In the US, December 15 is celebrated as Bill of Rights Day. The American Constitution and the social structure that grants rights and liberties to society are key subjects of celebration on this day. The National Archives records the day’s numerous events, which honor the passage of the first ten amendments to the United States Constitution. James Madison, who subsequently rose to become the fourth President of the United States, was responsible for introducing the Bill. The Bill of Rights is currently on display in The Rotunda of the National Archives Building in Washington, D.C., to serve as a reminder of all Americans’ constitutional rights.
History of Bill of Rights Day
On December 15, 1791, the first Constitutional changes were approved. The Bill of Rights, which consists of 10 amendments, safeguards Americans’ fundamental liberties. It includes principles like the right to protest, equality before the law, and freedom of speech, religion, the press, and of the press. Other changes mention issues like the freedom to keep and bear arms and the prohibition of unjustified search and seizure.
In a statement, former President Franklin D. Bill of Rights Day was established by Roosevelt on December 15. This was created in remembrance of the Constitution and to mark its 150th birthday. Just eight days had passed since the Japanese attack on Pearl Harbor and America’s entry into World War II before the inaugural Bill of Rights Day.
In 1941, President Roosevelt gave the inaugural speech for the first Bill of Rights Day in a famous radio address. No day in the long history of freedom has more significance for men who value freedom in all countries that value freedom than December 15, 1791, according to him. Roosevelt said that the Bill of Rights has had an impact on every nation in the world, whether directly or indirectly. The renowned speech criticized Hitler and the Nazis in Germany for restricting personal liberty.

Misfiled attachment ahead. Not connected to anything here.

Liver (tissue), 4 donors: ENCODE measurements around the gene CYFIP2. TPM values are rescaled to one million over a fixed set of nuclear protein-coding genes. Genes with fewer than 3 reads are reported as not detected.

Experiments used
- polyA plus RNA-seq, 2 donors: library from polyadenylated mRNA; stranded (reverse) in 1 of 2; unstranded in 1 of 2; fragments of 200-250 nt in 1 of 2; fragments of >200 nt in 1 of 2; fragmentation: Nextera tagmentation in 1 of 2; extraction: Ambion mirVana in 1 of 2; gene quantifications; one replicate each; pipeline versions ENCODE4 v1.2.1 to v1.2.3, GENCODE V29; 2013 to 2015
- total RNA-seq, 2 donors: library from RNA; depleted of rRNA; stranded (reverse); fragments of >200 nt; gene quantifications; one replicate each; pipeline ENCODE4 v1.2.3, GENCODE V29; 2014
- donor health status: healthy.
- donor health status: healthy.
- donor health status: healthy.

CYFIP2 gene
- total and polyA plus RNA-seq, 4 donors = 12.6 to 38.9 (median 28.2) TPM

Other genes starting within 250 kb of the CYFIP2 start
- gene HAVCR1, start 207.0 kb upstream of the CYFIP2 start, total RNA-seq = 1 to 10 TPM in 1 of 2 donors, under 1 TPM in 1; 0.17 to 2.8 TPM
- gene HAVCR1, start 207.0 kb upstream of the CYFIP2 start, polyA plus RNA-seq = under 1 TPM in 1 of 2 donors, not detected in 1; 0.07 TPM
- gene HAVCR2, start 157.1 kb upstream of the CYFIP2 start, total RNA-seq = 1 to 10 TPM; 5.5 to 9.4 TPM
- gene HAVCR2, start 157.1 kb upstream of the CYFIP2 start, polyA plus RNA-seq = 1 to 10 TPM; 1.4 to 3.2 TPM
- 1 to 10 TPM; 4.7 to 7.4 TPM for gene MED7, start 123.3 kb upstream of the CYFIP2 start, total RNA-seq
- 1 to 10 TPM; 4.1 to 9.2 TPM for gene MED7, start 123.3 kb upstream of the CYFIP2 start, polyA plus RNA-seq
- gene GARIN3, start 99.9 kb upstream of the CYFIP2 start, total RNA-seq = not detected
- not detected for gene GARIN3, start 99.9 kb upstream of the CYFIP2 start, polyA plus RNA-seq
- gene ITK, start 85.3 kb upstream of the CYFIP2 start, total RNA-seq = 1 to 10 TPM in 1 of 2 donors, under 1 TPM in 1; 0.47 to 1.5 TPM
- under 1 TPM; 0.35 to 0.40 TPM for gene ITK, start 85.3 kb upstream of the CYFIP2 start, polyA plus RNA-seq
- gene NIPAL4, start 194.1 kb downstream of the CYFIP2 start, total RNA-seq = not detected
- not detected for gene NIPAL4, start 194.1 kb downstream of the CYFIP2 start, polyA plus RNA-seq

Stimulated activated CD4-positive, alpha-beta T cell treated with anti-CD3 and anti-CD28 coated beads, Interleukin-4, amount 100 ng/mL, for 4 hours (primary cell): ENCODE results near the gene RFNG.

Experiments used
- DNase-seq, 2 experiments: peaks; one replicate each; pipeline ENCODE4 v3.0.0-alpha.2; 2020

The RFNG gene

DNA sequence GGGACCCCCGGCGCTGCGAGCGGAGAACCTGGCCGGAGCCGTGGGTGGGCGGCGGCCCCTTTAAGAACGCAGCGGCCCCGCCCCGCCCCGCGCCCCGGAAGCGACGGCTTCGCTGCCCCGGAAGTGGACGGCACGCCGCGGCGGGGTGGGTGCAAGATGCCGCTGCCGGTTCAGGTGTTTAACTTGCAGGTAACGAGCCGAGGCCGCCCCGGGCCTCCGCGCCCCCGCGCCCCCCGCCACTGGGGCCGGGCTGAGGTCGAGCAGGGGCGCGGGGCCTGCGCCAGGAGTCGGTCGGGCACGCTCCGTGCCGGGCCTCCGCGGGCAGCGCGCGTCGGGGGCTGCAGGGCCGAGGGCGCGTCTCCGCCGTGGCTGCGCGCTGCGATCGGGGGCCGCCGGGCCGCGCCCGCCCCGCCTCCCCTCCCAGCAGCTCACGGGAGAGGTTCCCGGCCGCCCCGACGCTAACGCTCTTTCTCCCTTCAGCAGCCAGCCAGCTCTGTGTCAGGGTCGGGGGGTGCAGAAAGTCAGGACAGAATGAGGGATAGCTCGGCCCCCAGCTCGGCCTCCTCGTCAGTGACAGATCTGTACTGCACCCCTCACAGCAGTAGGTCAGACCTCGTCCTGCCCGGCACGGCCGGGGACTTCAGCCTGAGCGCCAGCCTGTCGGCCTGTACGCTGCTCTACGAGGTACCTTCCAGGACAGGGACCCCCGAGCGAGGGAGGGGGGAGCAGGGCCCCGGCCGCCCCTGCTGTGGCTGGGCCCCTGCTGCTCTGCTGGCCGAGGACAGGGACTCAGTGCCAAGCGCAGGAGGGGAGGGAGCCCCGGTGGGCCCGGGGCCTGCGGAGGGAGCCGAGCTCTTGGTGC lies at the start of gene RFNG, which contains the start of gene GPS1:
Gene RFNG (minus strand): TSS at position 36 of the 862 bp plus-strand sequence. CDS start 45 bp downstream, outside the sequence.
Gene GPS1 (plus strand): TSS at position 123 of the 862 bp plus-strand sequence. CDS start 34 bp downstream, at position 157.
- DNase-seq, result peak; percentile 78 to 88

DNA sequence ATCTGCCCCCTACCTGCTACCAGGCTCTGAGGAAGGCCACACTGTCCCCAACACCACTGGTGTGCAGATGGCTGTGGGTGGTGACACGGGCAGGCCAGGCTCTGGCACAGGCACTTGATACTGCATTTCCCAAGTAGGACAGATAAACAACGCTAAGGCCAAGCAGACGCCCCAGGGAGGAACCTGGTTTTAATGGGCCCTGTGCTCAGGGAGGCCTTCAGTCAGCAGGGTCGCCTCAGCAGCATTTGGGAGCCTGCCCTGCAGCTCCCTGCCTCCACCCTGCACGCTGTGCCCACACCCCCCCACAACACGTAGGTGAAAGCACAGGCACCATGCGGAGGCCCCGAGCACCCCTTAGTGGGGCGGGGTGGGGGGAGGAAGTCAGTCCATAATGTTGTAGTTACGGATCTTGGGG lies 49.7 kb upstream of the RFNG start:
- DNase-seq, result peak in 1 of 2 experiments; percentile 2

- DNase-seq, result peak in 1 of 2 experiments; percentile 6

Five years later, in 1946, after Congress requested that Bill of Rights Day be observed once more, President Harry Truman issued a new proclamation. Only a year earlier, in 1945, World War II had come to a conclusion. President Truman did not, however, declare every year to be Bill of Rights Day until 1952. Usually, the declaration is made in conjunction with one recognizing Human Rights Day and Week.
In 2019, President Donald Trump proclaimed December 15 as Bill of Rights Day once more. Trump stated that the Bill of Rights is celebrated on Human Rights Day, Bill of Rights Day, and Human Rights Week because it protects us from the abuse of government authority and upholds our God-given rights. I implore American citizens to observe these occasions with the proper ceremonies and events.
Why is Bill of Rights Day observed?
The first 10 proposed changes of the US constitution are known as the Bill of Rights. The US Congress approved this law on September 25, 1789, granting the populace rights that would shield them from governmental power. The fourth American president, James Madison, proposed the Bill of Rights. The National Archives has records of all of the occasions on this day that have been celebrated over the years. Currently, the bill is on display at the National Archives Rotunda for residents to see so they may understand how the constitution protects their rights.